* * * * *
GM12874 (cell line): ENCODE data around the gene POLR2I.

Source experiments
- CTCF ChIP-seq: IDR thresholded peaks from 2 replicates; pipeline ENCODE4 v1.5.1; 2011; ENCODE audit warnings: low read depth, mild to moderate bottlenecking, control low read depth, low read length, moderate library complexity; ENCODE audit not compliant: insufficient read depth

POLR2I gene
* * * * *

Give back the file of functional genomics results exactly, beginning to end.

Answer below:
GM12874 (cell line): ENCODE data around the gene POLR2I.

Source experiments
- CTCF ChIP-seq: IDR thresholded peaks from 2 replicates; pipeline ENCODE4 v1.5.1; 2011; ENCODE audit warnings: low read depth, mild to moderate bottlenecking, control low read depth, low read length, moderate library complexity; ENCODE audit not compliant: insufficient read depth

POLR2I gene